• “Tachymeter Base 1000”, dot over 90 – also exists with pulsometer, decimal or telemeter inserts
  • Flat and Black luminous dial, radium painted
  • Steel “Alpha” hour and minute hands
  • White Alpha sub-counter hands
  • White, straight chronograph hand (also exists with “lollipop” hand)
  • Applied Omega logo
  • Speedmaster-only signature
  • Calibre 321, column-wheel
  • Small pushers

1963 – Speedmaster 105.003 Third Generation

The third generation of Speedmaster, the 105.003 or “Ed White” (as worn by this astronaut during his historic spacewalk, becoming the first American ever to do so), introduces several novelties. The dial wasn’t flat anymore but stepped. It was the first model to use tritium paint (T Swiss Made T) instead of the dangerous radium paint. It also introduced the white baton hands and the diamond-shaped second’s hand. Finally, the bezel was no more “base 1000” but “base 500”. The 105.003 was the one tested by NASA and James H. Ragan, to become “Flight Qualified By NASA For All Manned Space Missions”. it is the last of the “straight case” versions.

Omega Speedmaster 105.003 Third generation 1963

  • Steel case, symmetrical straight design
  • 39.7mm diameter
  • Black aluminium bezel, printed with scale
  • “Tachymeter 500” bezel, dot over 90 – also exists with pulsometer, decimal or telemeter inserts
  • Stepped and Black luminous dial, tritium painted
  • White baton hour and minute hands
  • White baton sub-counter hands
  • White, diamond-shaped chronograph hand
  • Applied Omega logo
  • Speedmaster-only signature
  • Calibre 321, column-wheel
  • Small or medium pushers

1964 – Speedmaster 105.012 Professional “Asymmetrical Case”

Launched in 1964, the Speedmaster 105.012 is noticeable as it introduced what is the main visual evolution of the Speedmaster, the asymmetrical case, with protected crown and pushers as well as twisted “lyre” lugs – a shape that is still used today. This is at this very moment that the Speedmaster became “Professional”. Compared to the previous model, no other major evolutions to note. This model is also important as being the true Moonwatch, as worn by Aldrin and Armstrong in July 1969, when landing on the Moon (on the wrist of Aldrin).

Omega Speedmaster 105.012 Professional Asymmetrical 1964

  • Steel case, asymmetrical design, twisted “lyre” lugs
  • 42mm diameter
  • Black aluminium bezel, printed with scale
  • “Tachymeter 500” bezel, dot over 90 – also exists with pulsometer, decimal or telemeter inserts
  • Stepped and Black luminous dial, tritium painted
  • White baton hour and minute hands
  • White baton sub-counter hands
  • White, diamond-shaped chronograph hand
  • Applied Omega logo
  • Speedmaster Professional signature
  • Calibre 321, column-wheel
  • Wide and short pushers

1968 – Speedmaster 145.022 with 861 Calibre

The second main evolution to be noted on the Speedmaster is mechanical and has been introduced on the ref. 145.022. This model, launched in 1968, introduced the calibre 861, the cam-operated evolution of the previous movement (less complex to assemble and more reliable). Visually, no major differences with the 105.012, with the exception of the back engraved with NASA and Moon mentions (as of 1969). This model will remain as such in the catalogue for close to 30 years – under several references: 145.022, 145.0022, ST345.0022 or 3590.50. All of them still had tritium dials. The bezel is slightly different, with a smaller font and the dot next to the 90 mark. The dial is stepped on early models and flat on later versions. Also, the dial now has a painted Omega logo.

Omega Speedmaster Moonwatch 145.022 Professional calibre 861 - 1968

  • Steel case, asymmetrical design, twisted “lyre” lugs
  • 42mm diameter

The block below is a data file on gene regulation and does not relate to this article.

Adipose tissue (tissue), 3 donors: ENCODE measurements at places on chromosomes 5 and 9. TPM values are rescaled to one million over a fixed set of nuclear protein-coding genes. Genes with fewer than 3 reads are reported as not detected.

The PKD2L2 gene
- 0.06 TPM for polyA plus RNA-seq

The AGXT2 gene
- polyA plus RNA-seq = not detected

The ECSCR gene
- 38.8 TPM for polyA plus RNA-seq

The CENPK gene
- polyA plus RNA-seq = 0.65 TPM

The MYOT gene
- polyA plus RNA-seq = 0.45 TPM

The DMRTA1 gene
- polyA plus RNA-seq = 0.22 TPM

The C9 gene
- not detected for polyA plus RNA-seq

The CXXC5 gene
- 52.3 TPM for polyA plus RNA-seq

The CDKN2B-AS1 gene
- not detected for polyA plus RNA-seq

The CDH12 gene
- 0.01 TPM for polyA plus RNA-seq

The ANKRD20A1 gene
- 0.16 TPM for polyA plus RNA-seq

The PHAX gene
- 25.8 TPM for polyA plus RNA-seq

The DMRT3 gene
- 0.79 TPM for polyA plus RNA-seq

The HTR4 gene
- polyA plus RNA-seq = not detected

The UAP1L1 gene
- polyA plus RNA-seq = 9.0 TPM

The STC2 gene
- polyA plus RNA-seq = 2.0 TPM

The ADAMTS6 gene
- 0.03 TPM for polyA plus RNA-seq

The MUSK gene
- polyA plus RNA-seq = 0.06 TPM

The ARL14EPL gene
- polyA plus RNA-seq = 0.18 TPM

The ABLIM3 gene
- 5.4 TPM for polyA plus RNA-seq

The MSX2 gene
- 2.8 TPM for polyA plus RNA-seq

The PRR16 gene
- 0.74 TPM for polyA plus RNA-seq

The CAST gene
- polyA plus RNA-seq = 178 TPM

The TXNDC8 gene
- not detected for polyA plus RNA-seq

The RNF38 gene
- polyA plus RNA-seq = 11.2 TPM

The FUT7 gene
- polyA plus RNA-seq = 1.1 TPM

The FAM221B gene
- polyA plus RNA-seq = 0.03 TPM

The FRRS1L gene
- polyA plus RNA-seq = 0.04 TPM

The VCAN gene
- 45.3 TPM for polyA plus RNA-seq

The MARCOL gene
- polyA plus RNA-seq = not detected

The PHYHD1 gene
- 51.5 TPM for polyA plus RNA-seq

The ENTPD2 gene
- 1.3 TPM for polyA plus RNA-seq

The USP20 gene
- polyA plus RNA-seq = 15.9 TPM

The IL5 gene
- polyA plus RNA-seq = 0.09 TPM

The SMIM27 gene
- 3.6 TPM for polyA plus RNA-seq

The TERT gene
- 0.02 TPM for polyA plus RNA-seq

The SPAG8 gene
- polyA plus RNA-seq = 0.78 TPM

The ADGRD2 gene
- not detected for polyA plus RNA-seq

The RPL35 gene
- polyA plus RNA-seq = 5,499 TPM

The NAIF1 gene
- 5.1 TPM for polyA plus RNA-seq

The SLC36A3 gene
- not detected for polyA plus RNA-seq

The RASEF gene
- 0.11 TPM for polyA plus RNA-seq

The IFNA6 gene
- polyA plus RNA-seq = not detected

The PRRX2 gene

• Black aluminium bezel, printed with scale
  • “Tachymeter 500” bezel, dot next to 90
  • Stepped and Black luminous dial, tritium painted (until 1974) – Flat and Black luminous dial, tritium painted (after 1974)
  • White baton hour and minute hands
  • White baton sub-counter hands
  • White, diamond-shaped chronograph hand
  • Painted Omega logo
  • Speedmaster Professional signature
  • Calibre 861, cam-operated, 17 jewels
  • Wide and tall pushers

1997 – Speedmaster 3570.50 and following

As of 1997, the Speedmaster becomes the watch we know today, with no further modifications after this step. The ref. 3570.50 or ref. 311.30.42.30.01.005 (in current collection) remains close to all the previous models, with two major evolutions. The first concerns the luminous paint used on the hands and indexes, replaced from tritium to non-radioactive Luminova. The second is the use of the Calibre 1861, an evolution of the 861 with 18 jewels instead of 17 jewels. The movement is also rhodium plated instead of copper or yellow-gold plated.

Omega Speedmaster Professional 3570.50 modern version 1997 calibre 1861

  • Steel case, asymmetrical design, twisted “lyre” lugs
  • 42mm diameter
  • Black aluminium bezel, printed with scale
  • “Tachymeter 500” bezel, dot next to 90
  • Flat and Black luminous dial, luminova painted
  • White baton hour and minute hands
  • White baton sub-counter hands
  • White, diamond-shaped chronograph hand
  • Painted Omega logo
  • Speedmaster Professional signature
  • Calibre 1861, cam-operated, 18 jewels
  • Wide and tall pushers

3 responses

  1. Extraordinary video documentary on this very fine watch, where pasion is at the heart of it, reason why its 60 years young!!!
    Its visionary firms, with vision and history, as OMEGA, and people like all of those interviewed and resposible for such labor of love of making and sharing this historic brand , model and eventful moments, through the production of these videos, that make these an experience to enjoy and celebrate, in the abundance of the models simplicity, that has made it all so special…

    Congratulations for taking the time and energy of making all 5 videos so outstanding, and for sharing them as has been done here…

    Keep up the fine work, as the best for this iconic model is yet to come…

    All those that have followed it are joined by the pasion that drives each one of us in its own way,and mysteriously shared by the watch we enjoy and wear…
    Yes, the OMEGA speedmaster…

    Best regards
    Frank C. Stipes Esq .